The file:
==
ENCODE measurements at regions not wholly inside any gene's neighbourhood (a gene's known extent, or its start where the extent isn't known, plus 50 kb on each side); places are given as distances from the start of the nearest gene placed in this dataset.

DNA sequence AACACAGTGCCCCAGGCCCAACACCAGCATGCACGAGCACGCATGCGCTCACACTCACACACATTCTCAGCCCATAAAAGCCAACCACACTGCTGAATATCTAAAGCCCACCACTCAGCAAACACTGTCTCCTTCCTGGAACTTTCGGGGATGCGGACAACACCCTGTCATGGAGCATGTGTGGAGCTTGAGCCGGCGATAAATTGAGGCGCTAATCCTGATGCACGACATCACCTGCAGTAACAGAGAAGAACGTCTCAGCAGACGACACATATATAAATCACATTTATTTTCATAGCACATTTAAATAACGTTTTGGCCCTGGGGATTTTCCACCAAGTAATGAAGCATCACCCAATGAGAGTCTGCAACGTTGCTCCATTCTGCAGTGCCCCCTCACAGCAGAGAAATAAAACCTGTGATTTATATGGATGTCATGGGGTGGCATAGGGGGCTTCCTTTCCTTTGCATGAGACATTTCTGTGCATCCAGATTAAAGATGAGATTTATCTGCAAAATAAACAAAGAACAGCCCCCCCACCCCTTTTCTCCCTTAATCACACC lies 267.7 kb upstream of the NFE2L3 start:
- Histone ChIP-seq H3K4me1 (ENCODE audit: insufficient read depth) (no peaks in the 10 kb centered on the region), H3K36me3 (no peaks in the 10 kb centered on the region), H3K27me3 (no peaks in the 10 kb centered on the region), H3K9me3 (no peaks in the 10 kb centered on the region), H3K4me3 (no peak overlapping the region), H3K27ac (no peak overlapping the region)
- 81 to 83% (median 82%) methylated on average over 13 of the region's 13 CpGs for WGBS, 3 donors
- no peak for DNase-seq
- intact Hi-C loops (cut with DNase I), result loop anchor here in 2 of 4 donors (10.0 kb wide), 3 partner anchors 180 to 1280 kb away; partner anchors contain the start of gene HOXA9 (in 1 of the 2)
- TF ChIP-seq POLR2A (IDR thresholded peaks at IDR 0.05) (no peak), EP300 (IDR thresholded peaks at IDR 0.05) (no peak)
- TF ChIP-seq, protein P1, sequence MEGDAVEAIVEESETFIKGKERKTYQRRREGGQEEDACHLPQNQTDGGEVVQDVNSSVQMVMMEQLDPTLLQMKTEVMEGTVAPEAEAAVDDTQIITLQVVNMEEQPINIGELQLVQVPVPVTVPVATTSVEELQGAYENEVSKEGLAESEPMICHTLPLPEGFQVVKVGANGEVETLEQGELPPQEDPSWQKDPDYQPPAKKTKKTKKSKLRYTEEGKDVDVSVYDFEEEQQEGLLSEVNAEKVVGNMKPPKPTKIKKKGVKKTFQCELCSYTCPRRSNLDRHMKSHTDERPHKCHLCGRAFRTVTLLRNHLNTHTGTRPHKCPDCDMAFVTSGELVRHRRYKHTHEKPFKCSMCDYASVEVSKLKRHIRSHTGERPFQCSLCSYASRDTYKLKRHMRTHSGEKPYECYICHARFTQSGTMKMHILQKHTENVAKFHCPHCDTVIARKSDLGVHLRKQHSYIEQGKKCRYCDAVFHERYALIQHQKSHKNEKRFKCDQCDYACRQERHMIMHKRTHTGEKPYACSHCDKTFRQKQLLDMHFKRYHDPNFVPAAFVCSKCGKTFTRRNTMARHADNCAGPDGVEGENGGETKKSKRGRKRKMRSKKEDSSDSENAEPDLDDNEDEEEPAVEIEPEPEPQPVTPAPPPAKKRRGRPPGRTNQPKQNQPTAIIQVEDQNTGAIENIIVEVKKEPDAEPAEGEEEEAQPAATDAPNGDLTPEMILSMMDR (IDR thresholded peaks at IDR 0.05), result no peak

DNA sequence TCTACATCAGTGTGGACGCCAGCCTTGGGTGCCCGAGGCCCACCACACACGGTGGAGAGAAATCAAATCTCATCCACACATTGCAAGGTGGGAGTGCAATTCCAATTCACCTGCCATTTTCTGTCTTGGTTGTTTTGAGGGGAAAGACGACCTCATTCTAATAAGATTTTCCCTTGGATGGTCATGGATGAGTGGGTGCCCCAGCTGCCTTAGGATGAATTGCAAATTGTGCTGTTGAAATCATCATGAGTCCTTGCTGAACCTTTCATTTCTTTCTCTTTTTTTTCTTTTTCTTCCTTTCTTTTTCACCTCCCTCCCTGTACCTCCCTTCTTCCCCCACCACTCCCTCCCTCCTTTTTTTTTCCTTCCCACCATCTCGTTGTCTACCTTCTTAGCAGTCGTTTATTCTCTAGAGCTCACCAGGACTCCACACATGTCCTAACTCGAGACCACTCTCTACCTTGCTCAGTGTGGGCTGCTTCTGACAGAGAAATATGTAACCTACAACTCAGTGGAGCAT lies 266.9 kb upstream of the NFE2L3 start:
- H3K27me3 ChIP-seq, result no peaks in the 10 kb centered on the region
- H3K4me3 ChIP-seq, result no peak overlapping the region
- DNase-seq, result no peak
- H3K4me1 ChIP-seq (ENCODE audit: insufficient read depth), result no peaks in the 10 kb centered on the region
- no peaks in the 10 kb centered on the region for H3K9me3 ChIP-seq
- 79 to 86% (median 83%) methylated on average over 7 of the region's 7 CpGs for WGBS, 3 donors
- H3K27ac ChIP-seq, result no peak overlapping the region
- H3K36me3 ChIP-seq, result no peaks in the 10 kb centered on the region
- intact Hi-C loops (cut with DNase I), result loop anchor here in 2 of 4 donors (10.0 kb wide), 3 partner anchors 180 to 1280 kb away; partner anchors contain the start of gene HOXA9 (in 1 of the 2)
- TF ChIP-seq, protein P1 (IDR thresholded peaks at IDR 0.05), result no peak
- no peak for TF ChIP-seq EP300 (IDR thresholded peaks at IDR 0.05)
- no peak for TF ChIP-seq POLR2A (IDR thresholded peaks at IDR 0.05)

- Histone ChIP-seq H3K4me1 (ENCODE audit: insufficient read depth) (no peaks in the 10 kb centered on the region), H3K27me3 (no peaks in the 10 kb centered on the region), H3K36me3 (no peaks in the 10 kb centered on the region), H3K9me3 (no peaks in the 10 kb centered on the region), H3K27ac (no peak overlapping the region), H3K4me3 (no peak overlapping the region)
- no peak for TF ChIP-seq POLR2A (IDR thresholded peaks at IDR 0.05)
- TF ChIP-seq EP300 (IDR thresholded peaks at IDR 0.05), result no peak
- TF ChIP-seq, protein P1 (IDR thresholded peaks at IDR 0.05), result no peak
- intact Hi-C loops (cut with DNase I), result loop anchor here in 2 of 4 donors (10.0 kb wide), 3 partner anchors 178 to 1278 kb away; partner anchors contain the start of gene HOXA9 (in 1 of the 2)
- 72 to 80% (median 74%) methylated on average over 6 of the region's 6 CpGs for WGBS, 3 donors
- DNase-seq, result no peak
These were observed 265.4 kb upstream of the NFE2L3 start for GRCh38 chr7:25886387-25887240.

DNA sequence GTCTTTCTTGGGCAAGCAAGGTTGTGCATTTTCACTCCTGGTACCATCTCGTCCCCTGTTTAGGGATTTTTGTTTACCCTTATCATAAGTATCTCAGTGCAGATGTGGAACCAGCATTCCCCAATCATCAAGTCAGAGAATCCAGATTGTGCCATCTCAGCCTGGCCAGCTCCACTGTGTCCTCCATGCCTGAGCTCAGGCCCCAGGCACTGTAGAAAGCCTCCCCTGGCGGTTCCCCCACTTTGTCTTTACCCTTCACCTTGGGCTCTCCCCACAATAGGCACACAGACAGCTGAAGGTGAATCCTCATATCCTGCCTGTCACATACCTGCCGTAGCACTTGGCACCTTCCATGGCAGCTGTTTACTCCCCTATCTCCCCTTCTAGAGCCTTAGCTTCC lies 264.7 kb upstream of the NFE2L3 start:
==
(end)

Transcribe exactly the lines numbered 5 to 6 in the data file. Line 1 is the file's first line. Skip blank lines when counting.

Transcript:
- no peak for DNase-seq
- intact Hi-C loops (cut with DNase I), result loop anchor here in 2 of 4 donors (10.0 kb wide), 3 partner anchors 180 to 1280 kb away; partner anchors contain the start of gene HOXA9 (in 1 of the 2)